It’s probably rare for a cheesy easy listening covers album to hold a special place in one’s heart, but it does for me, and I can think of at least two friends in the sf community who have admitted similar feelings. Why? Well, because I learned a lot from this album.
No prizes for guessing that my sole reason for buying it, at the age of 13, in 1978, was to get hold of the Star Wars theme. As far as I was concerned this LP was a single with an A side and a lot of B sides. I had seen the movie once by this stage, and remembered the music as being quite good. For some reason I had it in my head that it was a bit like the theme to Born Free. (At least, it goes up and down in an approximately similar way.)
And I learned …
I began to learn new things just from the cover, which featured a montage of people and ships that were obviously based on the shows depicted on the album … but weren’t. That wasn’t Luke and Leia. (‘Luke’ is more like a bizarre Luke/Han hybrid.) That ship might be based on a Federation design but it’s not the Enterprise. There’s a space station which may or may not be the one from 2001, except that it seems to have part of a third ring which somehow gets lost.
And there was a fairly straightforward rendition of Jane Fonda as Barbarella, which no 13 year old boy was ever going to complain about.
So, I learned that artists can have fun riffing off other artist’s work. I’m sure all the rights were paid – no one was getting ripped off – but why confirm mindlessly to what is when you have your own idea of what could be?
I also learned a few things from the track list, like the very existence of Things to Come, the aforesaid Barbarella, and Quatermass. I decided I would seek these things out and find out more, and am glad I did.
And then there was the music, which brings me back to the first point – artists having fun by being inspired. The title track is a straight orchestral rendition of the Star Wars theme, and as that was what I bought it for, I can’t really complain. Other straight orchestral pieces are Holst’s “Mars, the Bringer of War”, a thankfully abridged version of “Also Sprach Zarathustra” and the theme to Things to Come. But the rest … Different versions of Star Trek and Thunderbirds and U.F.O. and Space: 1999 and … and … With everything from orchestra to sax to 1970s wacka-wacka electric guitar, sometimes in the same track (and something else I didn’t know and could not have appreciated at the time: the legendary Herbie Flowers on bass. I didn’t know that bass existed, though could probably have worked out that something must be making those deep notes).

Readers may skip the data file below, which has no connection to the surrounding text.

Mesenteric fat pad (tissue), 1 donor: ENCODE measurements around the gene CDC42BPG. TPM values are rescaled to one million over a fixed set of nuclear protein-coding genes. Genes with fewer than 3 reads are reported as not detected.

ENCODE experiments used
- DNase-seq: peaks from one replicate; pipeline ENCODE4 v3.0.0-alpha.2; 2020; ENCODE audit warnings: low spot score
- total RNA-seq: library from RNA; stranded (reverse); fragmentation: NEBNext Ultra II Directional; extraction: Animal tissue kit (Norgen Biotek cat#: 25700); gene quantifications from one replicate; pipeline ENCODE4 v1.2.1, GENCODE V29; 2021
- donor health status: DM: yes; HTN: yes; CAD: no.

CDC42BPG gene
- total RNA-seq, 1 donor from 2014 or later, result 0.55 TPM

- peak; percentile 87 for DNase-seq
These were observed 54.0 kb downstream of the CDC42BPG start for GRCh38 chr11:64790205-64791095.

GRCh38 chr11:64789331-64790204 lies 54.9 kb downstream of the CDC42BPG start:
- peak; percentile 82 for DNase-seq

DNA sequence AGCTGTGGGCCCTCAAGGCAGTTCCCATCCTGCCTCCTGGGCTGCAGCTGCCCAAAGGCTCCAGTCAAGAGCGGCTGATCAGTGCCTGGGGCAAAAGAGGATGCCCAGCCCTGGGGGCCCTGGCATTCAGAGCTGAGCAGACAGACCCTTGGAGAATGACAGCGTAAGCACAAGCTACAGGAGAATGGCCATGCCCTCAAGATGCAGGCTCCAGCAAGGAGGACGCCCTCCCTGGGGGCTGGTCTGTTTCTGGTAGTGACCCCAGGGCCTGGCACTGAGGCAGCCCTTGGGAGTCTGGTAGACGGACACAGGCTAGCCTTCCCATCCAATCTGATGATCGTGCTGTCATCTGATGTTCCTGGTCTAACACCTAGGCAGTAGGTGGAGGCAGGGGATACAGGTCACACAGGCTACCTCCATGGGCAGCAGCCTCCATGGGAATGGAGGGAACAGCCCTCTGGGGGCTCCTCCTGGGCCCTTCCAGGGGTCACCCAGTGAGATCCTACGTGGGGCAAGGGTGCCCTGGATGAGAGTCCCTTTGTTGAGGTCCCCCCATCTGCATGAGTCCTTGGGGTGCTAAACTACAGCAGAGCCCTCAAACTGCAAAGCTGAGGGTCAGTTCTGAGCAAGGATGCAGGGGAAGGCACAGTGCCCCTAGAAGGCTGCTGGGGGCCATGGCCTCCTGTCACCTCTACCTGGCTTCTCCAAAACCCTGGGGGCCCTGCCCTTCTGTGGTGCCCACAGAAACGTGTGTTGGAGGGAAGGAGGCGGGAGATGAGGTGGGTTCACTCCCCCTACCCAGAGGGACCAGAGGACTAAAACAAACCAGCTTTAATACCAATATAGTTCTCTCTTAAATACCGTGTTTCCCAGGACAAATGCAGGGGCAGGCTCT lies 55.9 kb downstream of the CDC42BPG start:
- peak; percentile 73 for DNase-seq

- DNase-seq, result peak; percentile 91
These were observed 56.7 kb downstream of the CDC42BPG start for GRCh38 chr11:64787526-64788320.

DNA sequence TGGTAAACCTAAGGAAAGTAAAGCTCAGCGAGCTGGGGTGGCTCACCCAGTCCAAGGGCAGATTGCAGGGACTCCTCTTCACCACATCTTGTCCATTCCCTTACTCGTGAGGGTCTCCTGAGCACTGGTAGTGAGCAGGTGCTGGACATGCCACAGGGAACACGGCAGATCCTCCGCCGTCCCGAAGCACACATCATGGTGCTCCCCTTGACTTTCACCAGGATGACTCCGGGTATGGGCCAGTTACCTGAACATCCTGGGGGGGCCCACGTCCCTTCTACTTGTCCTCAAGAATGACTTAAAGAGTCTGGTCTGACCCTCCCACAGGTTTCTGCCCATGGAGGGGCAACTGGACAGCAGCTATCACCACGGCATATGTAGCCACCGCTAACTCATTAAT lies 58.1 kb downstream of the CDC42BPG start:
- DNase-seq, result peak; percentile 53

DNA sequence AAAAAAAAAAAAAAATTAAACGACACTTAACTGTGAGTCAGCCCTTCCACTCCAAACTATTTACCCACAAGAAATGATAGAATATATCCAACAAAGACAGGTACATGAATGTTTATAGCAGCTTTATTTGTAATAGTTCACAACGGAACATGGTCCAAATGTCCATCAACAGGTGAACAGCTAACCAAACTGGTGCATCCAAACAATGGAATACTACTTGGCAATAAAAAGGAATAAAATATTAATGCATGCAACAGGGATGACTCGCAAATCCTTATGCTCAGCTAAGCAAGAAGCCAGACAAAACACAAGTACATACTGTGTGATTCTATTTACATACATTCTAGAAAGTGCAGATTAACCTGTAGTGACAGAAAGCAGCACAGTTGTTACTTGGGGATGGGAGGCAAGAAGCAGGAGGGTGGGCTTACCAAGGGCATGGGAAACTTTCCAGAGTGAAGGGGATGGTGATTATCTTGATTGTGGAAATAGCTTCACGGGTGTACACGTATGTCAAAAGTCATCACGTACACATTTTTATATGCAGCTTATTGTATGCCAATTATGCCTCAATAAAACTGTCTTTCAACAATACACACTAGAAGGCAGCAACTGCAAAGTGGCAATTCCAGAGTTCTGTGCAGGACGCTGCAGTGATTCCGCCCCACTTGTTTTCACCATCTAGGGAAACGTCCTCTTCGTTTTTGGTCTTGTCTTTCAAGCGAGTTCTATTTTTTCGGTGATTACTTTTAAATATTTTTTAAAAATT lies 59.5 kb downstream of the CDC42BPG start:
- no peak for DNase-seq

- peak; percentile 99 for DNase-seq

And, what the hell was Princess Leia’s theme, I wondered? I only knew the title music: I didn’t recognise any others. But the next time I watched Star Wars, now that I knew of its existence, I was able to pick it out of the background music. Since then I’ve learned to listen to what is going on as well as watch it, and that has helped me enjoy movies on a different level to simple childlike reception.
And an extremely boppy version of Doctor Who, which at first irritated the hell out of me because I accepted no substitutes. But, you know, it grew on me … And I had no idea there would come a time when I would look back on it and wish we could have that one instead of the Bontempi drek that assaulted us during the 80s. Again, artists having fun, coming up with new ideas, fresh expressions, and why not?
Don’t take my word for it.
Soon after this Geoff Love bandwagoned his way onto the other big craze of the late 70s, with Close Encounters of the Third Kind and Other Disco Galactic Themes. This has been tacked onto the end of the first album in the Amazon download, so if you buy the first one you get this free. This one is … differently good.
No longer Geoff Love and his orchestra, note: we’re onto Geoff Love and His Big Disco Sound. Disco-tastic versions of the CE3K theme (which I will grudgingly admit actually improved on the original tune by having one) and other sf classics such as, um, Logan’s Run, The Omega Man and Flight Fantastic, whatever the hell that was last one is. Apart from the title track, the only one worth the admission price is the discoed version of Blake’s 7, which at least justifies the inclusion of a four-armed Liberator-alike on the cover. But you do rather get the idea they were running out of ideas.
And so my last lesson, which I really wish Geoff had learned too, was: quit while you’re ahead.
Because I can, I will leave you with the Geoff Love rendition of Blake’s 7.